SSC-32U: Stop servo power


I read the online PDF and I didn’t find an option to stop the power on a motor. Based on the arm documentation, motors should not be used more than 25% of the time. In my project, I grab an object, place it in front of a camera where lot of imagine analysis is taking place. While of this processing is running, I want to stop the power on the motors, so they can rest.

Grabbing the object and moving it to the camera will probably take less time that the imagine processing. So if I can stop the motors while doing that, it’S already a 50% rest. I just have to add an extra 25% rest time and then robot can run continuously. (25% move the piece, 50% process the image, 25% rest)

So question is, is there such a command, and if not, what are the alternatives?



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Hey @jmspaggi,

While there is no way to tell an RC servomotor to stop being powered, there is an indirect way to make them go limp (most of them, anyway): remove the RC PWM control signal from its input pin! Most RC servomotors will go limp if they don’t receive a control signal continuously.

A little known fact of the SSC-32U is that you can not only produce RC PWM control signals (from 500-2500 µs lengths) on each of the 32 channels but also a simple digital high or low, using something like #0P0\r (low) or #0P65535\r (high). Of course, setting a channel to a digital low or high is not a valid RC PWM control signal which will cause most RC servomotors to go limp. This usually allows your motors to rest.

As far as I know the RC servomotors used in Lynxmotion products all respond to this by going limp.

As long as you are aware that making the RC servomotors go limp will drop the arm down (unless you have it on a resting position where it is supported), you should be fine. Most users in these cases will either:

  1. Move the arm to an object and grab it, move the object to where it needs to go, let go of the object and move the arm to a resting position and then go limp until the next part of the task.
  2. Move the arm to an object and grab it, move the object to where it needs to go which also happens to have a resting place or support for the robotic arm and then go limp until the next part of the task.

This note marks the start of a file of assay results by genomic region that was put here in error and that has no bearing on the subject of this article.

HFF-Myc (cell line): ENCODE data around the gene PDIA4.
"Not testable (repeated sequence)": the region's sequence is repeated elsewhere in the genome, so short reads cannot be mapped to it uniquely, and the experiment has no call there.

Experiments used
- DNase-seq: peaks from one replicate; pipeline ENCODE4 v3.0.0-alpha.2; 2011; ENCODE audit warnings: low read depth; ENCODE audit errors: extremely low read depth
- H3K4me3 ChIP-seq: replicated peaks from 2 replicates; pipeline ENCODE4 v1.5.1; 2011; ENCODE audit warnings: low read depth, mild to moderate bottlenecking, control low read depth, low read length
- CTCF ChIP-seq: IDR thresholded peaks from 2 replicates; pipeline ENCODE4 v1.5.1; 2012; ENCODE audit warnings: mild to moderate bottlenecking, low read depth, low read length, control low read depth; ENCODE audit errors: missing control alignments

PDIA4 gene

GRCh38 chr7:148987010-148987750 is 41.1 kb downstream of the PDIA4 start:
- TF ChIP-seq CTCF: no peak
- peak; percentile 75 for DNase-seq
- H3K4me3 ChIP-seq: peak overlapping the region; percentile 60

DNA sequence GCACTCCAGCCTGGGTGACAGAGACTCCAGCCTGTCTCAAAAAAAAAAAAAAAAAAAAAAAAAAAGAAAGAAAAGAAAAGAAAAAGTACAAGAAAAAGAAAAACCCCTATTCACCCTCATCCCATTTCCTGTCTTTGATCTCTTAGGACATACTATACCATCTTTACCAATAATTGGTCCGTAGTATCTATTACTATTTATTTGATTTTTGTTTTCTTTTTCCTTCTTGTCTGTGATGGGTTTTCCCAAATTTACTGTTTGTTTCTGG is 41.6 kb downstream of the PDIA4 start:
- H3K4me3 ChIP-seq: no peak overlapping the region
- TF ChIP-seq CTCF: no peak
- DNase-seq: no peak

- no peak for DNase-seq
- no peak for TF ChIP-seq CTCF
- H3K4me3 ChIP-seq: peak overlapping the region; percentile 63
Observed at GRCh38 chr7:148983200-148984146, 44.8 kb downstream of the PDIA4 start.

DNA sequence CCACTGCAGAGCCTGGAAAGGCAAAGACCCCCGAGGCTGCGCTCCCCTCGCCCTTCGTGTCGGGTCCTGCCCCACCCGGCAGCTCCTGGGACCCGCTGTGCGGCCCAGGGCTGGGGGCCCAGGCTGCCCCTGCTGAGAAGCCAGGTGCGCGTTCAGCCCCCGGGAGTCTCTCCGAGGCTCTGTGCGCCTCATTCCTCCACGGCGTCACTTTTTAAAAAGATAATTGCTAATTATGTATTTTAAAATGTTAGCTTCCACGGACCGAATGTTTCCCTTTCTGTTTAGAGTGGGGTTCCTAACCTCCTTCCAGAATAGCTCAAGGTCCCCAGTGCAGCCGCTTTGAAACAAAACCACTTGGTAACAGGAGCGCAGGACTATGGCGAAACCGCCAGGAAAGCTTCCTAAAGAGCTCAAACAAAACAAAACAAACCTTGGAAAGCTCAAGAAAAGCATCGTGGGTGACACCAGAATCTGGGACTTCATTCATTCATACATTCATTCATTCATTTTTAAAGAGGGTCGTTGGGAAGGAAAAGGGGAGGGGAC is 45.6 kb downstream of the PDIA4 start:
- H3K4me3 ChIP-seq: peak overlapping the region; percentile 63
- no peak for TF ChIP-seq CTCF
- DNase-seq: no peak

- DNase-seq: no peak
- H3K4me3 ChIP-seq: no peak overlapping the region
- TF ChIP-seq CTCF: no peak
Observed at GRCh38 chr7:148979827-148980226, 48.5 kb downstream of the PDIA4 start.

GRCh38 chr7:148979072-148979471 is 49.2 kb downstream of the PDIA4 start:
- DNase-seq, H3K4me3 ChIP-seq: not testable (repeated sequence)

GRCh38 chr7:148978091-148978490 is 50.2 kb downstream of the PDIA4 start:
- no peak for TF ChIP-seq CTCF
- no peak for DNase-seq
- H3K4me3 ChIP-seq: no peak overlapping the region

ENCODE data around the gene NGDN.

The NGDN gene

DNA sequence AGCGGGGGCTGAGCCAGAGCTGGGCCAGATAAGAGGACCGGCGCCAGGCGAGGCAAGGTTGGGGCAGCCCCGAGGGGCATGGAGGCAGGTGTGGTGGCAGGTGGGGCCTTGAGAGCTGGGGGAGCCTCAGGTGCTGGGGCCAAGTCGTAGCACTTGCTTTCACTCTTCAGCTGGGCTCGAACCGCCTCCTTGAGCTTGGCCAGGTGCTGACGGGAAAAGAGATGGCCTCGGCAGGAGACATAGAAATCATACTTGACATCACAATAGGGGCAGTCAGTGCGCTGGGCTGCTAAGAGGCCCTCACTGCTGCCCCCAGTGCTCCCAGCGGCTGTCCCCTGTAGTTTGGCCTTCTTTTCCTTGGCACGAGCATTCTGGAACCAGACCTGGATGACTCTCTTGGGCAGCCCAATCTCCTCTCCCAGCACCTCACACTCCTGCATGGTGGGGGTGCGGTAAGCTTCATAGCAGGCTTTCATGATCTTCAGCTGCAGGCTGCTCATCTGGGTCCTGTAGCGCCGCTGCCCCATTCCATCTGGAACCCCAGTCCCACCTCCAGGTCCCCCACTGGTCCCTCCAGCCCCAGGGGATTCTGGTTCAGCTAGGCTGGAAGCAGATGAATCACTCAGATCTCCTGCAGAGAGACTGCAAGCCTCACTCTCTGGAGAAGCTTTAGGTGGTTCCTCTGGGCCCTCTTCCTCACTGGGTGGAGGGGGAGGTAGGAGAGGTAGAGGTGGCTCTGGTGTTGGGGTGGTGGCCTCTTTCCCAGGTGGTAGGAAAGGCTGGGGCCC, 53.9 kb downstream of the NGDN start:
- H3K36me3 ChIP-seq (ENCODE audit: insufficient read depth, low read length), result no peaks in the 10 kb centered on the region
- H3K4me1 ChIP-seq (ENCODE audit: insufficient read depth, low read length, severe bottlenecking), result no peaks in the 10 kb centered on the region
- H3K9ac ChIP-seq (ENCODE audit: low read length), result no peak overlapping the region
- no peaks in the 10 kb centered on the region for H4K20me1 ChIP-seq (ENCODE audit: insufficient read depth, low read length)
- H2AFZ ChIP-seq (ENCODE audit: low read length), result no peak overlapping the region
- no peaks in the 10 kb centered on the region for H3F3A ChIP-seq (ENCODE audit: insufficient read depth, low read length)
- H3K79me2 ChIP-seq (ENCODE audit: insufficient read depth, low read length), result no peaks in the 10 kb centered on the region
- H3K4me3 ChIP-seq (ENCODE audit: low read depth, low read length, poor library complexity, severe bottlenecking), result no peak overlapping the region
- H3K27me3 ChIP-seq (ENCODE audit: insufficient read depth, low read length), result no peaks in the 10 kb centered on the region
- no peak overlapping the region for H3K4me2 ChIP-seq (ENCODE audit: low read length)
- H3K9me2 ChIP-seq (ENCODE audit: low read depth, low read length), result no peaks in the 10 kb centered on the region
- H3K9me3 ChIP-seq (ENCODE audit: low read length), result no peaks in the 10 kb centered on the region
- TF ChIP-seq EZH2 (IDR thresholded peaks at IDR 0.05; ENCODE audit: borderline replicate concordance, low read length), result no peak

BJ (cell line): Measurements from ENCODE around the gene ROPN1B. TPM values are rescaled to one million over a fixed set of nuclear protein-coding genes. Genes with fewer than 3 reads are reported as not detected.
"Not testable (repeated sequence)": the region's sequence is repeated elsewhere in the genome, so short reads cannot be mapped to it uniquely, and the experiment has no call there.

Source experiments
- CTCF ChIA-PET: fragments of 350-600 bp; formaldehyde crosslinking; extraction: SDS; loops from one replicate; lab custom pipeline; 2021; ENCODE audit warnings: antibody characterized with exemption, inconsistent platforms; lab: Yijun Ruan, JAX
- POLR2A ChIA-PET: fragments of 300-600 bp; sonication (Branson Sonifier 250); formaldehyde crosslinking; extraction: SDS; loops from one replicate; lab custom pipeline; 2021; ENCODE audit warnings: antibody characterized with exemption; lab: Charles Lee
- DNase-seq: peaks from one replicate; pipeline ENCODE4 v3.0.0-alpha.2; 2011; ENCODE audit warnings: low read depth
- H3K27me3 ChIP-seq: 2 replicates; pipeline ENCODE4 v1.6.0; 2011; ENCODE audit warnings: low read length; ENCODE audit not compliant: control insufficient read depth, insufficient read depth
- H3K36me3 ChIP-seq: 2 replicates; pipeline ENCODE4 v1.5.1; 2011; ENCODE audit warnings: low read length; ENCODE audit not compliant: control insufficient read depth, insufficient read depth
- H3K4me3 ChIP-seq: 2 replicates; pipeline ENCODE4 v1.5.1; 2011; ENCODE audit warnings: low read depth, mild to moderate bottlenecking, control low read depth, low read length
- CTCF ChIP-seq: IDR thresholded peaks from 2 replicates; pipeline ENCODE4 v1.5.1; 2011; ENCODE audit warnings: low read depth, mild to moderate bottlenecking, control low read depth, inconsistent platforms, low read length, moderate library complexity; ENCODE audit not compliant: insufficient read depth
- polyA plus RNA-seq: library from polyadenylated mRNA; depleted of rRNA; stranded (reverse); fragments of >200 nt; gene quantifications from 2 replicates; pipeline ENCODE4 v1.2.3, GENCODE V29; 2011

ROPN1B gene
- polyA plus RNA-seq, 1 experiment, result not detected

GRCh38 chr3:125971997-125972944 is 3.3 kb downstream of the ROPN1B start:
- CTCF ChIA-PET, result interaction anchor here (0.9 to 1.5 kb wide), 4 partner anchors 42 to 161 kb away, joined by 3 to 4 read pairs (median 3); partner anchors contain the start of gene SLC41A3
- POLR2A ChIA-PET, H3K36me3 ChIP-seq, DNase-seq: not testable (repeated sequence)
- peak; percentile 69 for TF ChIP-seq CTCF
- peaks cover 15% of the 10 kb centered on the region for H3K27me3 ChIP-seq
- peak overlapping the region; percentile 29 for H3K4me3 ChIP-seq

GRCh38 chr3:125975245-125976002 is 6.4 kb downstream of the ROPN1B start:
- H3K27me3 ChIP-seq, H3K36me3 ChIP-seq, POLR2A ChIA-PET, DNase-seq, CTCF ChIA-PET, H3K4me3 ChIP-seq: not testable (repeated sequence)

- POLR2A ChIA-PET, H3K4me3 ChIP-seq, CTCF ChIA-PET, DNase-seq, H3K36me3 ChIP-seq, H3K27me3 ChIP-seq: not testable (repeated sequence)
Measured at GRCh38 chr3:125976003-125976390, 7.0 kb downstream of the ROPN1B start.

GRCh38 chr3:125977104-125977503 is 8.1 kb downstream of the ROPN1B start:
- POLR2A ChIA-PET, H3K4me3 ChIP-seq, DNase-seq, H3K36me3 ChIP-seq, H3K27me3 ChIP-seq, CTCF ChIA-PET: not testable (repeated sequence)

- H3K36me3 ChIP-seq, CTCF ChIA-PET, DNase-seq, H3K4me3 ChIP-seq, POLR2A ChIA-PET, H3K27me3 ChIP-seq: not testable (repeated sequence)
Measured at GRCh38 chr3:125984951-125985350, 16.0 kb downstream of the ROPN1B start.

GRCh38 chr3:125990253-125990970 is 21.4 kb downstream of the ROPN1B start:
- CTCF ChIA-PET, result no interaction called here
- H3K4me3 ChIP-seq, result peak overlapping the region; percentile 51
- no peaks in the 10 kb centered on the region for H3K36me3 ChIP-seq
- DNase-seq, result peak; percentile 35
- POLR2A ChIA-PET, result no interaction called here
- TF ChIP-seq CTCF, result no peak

Well, I hope this helps! Good luck with your project! :smiley:


Haaa, awesome! Thanks a lot. Exactly what I need. The arm will put the object in a place where there will be some supports for its resting position.

Thanks again.


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Is that possible that the base servo (HS-485HB?) doesn’t react the same way? When I “turn off” all of them, I can still hear this one vibrating a bit :-/

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Well, it is possible that some batches of the HS-485HB may be different, that I cannot confirm. I’d try it, but I do not physically have any AL5D or their motors (quarantine and all). That being said, the base servo is the one with the least load on it and therefore it shouldn’t be much of an issue. If it does seem to get too hot maybe add a small USB fan or something to blow air on it / add air flow

The servomotors that typically fail on an AL5D from over use are:

  1. The gripper. Often new customers will use it to grab objects and then leave the servomotor forcing against the object for long periods of time, quickly damaging the servomotor. Always try and only go slightly “into” the object and don’t do it for too long.

  2. The shoulder. This can happen when heavy loads and fast, abrupt motions are used. The shoulder carries the weight of the entire arm and therefore provides the most torque and is more likely to heat up from heavy use for a long duration.

  3. The elbow. Less likely, but in some motions can also be forced to produce high amount of torque, causing it to heat up.

As a general tip, if creating new motions that will be repeated often simply check the temperature of your RC servomotors regularly and see if any become too hot. If so, you may need longer cool downs periods for that joint or maybe change the way you do motions to reduce strain on it if you cannot change timings due to other restrictions.

On the off chance that this is the case, is it possible you sent the command meant for the base servo to the wrong channel? An easy way to test this is to exchange the connection to the SSC-32U of two of your RC servomotors, example the base and shoulder. Then, run your code that turns of signal to all the servomotors. Does the should turn off (when connect to the base’s channel)? What about the base motor (connected to the shoulder’s channel)? This should give us more info about where the issue is (code, SSC-32U, servomotor itself).


Got it! Thanks. Seems that it was an issue in my code. I removed the gripper to replace with a vacuum pipe. So less wait on no risk on that side.

Thanks again for your help.


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Cool! Glad you could fix it.

Ah, neat!

No problem!

@jmspaggi Care to create a robot post showing what you did? It’s semi-custom so might be eligible for the “robot of the month” contest.